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2 minutes to read Posted on Friday April 24, 2020

portrait of Georgia Evans

Georgia Evans

Editorial & PR Officer , Europeana Foundation

3D documentation and reuse of data within the cultural heritage sector in Ireland

A recent edition of the EuropeanaTech Insight online journal invited contributors to the Europeana Task Force on 3D content to discuss their institutions, projects and products related to 3D presentation of digital cultural heritage. In an abridged post for Europeana Pro, we explore one of these articles, looking at how data from the 3D-ICONS project in Ireland has continued to be used even after the end of the project, by Anthony Corns and Robert Shaw from The Discovery Programme, Centre for Archaeology and Innovation in Ireland.

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Title: View of the point cloud data collected at Staigue Stone Fortt

Creator: Kerry Gaming Solution for Lightweight Modelling

CC BY-NC

Over the past decade, there has been a growing recognition that 3D digital documentation methods can play an important role in the preservation of cultural heritage structures and objects. This documentation has enabled experts including conservation scientists, archaeologists and historians to gain access to high-resolution data, which in turn allows for the identification of new features and subtleties which are not easily recognised by the naked eye.

The 3D Icons Project

From 2012-2015, the Discovery Programme participated in the 3D-ICONS Project, a pilot project funded under the European Commission’s ICT Policy, which established a complete pipeline for the production of 3D replicas of archaeological monuments, historic buildings and artefacts to contribute this content and the associated metadata to Europeana.

During the project, a selection of representative cultural monuments were recorded in Ireland, including the UNESCO world heritage sites of Brú na Bóinne and Skellig Michael. Many of these sites were National Monuments conserved and maintained by the National Monuments Service of Ireland, and hugely popular with tourists and visitors.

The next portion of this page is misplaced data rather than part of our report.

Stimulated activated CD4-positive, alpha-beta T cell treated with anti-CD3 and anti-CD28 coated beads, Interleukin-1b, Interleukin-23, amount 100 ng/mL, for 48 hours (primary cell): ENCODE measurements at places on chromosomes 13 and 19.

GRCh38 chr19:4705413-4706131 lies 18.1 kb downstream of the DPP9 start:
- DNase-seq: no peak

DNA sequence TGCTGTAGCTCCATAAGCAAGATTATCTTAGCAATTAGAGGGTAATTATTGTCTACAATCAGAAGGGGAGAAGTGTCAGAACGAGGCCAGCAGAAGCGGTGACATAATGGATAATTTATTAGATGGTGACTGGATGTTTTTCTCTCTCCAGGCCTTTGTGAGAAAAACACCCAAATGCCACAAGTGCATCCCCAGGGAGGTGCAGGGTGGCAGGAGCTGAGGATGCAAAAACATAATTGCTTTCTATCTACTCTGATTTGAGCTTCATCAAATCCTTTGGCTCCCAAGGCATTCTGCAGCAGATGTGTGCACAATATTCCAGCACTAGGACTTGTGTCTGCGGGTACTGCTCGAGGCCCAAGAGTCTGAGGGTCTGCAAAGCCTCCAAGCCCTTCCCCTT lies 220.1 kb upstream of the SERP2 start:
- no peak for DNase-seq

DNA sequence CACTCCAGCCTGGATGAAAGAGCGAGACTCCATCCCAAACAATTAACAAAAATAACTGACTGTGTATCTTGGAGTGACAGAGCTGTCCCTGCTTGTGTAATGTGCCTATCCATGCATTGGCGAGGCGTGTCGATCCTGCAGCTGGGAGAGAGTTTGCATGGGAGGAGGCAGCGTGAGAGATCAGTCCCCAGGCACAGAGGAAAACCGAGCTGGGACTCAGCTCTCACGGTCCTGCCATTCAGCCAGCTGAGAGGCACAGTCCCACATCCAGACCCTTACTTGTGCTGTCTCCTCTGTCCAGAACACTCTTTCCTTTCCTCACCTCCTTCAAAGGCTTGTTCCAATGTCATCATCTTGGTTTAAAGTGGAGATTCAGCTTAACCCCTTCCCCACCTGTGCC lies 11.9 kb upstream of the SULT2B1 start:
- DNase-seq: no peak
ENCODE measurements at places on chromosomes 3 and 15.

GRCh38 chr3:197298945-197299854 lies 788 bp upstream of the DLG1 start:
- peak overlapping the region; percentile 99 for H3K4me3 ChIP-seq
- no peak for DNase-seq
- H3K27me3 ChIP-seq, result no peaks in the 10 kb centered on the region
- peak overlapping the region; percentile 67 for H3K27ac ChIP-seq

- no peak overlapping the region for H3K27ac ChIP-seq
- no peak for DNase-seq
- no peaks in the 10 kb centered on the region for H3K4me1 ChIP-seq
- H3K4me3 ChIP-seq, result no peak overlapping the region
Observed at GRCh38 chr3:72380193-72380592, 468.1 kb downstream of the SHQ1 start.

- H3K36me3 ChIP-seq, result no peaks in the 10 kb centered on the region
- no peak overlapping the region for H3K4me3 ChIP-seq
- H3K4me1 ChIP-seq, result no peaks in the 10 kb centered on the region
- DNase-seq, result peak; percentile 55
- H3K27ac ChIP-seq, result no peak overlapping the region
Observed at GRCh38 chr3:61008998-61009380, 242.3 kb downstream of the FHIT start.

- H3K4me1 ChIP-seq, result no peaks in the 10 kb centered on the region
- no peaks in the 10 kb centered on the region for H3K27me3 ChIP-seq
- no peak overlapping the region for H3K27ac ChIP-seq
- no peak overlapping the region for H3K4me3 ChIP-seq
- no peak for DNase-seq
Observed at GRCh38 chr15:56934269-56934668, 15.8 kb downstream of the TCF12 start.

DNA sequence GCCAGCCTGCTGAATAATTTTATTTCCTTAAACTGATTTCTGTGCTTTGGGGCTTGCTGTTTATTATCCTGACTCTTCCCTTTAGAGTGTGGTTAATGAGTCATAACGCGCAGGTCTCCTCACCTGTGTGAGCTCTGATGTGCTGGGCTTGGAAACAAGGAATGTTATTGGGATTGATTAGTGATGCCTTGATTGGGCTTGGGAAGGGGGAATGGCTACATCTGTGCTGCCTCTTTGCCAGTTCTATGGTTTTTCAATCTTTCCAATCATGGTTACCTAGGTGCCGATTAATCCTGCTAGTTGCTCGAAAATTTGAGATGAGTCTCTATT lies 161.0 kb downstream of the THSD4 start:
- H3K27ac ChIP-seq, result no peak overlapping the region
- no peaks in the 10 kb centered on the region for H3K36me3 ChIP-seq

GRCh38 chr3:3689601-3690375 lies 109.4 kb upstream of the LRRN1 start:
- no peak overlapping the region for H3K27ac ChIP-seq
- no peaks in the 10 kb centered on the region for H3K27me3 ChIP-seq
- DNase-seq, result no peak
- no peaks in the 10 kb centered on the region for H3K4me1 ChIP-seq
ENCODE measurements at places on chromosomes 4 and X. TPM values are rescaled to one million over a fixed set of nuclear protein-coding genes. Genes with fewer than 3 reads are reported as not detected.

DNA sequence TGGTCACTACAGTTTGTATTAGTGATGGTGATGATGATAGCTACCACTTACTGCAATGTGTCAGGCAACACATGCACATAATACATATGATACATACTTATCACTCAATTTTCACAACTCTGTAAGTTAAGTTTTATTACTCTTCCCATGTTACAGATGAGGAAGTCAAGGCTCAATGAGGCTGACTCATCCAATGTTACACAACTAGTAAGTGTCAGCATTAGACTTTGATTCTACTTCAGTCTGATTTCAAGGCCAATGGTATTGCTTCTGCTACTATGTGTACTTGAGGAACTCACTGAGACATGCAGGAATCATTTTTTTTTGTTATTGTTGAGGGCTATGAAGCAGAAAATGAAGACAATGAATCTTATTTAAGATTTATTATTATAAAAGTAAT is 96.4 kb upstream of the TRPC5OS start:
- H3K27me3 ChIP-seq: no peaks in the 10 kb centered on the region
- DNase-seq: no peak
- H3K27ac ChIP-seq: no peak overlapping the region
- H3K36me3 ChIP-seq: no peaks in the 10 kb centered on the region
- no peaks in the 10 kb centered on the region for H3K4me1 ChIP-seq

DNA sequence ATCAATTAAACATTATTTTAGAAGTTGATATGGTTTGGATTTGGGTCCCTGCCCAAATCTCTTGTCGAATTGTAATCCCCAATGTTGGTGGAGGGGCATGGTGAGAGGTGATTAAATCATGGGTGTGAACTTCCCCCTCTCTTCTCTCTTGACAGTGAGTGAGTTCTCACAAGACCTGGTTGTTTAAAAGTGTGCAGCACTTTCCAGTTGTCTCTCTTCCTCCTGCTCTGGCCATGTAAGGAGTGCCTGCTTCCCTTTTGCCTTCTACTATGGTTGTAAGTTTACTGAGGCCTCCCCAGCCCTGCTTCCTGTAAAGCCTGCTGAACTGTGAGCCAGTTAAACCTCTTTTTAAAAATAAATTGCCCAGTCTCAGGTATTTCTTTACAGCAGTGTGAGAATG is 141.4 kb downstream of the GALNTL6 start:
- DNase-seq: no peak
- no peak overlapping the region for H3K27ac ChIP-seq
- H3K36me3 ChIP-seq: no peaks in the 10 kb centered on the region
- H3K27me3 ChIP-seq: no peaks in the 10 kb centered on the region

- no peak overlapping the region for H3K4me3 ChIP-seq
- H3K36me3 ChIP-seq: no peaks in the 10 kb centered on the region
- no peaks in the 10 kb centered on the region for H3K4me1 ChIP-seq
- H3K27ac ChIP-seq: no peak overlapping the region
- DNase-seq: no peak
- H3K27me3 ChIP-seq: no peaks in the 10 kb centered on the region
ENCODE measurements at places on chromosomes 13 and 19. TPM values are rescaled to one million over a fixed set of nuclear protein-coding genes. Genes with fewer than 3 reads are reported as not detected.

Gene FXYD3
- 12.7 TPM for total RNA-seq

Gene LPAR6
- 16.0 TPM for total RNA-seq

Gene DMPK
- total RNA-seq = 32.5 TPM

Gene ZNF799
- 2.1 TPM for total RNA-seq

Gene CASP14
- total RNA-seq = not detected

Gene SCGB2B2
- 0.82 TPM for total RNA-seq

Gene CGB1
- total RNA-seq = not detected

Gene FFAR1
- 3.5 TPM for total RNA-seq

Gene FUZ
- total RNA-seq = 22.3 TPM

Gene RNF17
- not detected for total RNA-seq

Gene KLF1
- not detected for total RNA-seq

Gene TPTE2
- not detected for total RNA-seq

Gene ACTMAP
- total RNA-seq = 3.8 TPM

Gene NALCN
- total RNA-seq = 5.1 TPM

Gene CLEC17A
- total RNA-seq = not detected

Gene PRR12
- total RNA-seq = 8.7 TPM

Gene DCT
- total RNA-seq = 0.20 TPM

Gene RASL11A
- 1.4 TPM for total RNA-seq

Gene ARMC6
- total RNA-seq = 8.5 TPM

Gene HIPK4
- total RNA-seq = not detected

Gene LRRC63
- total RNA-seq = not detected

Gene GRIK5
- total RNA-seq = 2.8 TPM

How the data is being used

The 3D-ICONS project ended in January 2015, but the outputs and legacies of the project are far from over. In addition to the 230 Irish 3D models made available online during the project, the amount of 3D content being created by the Discovery Programme has now reached 400 sites, monuments and artefacts available both through Sketch Fab and Europeana. We have seen reuse of data within several diverse sectors and audiences including:

  • Education: the 3D-ICONS website is being used as a classroom resource by primary and secondary teachers in local schools including the teaching of History of Art at Leaving Certificate level. 

  • Tourism: Ireland’s attraction to tourists is strongly associated with its wealth of cultural heritage sites. By repurposing the data collected within the 3D-ICONS project and adding additional content, models and visualisations the Office of Public Works (OPW), who manage many sites, has delivered a richer and increasingly interactive tourist experience.

  • Creative sectors: Through the identification of 3D content through portals such as Europeana and Sketchfab, the Discovery Programme has commercially licensed several 3D datasets to a range of creative sectors for reuse. These include film production companies who have used the 3D models in the pre-production process, for efficient planning at filming locations and post-production in the creation of visual effects. 

Recording finite cultural heritage objects in high-resolution 3D data does not only benefit the understanding and management of these resources by professional sectors. Ensuring that this data can be promoted and reused by a wide range of sectors benefits both the wider public in enabling access to their shared heritage and allows the authentic exploitation of our cultural heritage by several industries, as well as the potential for this to partially fund some activities within the cultural heritage sector.

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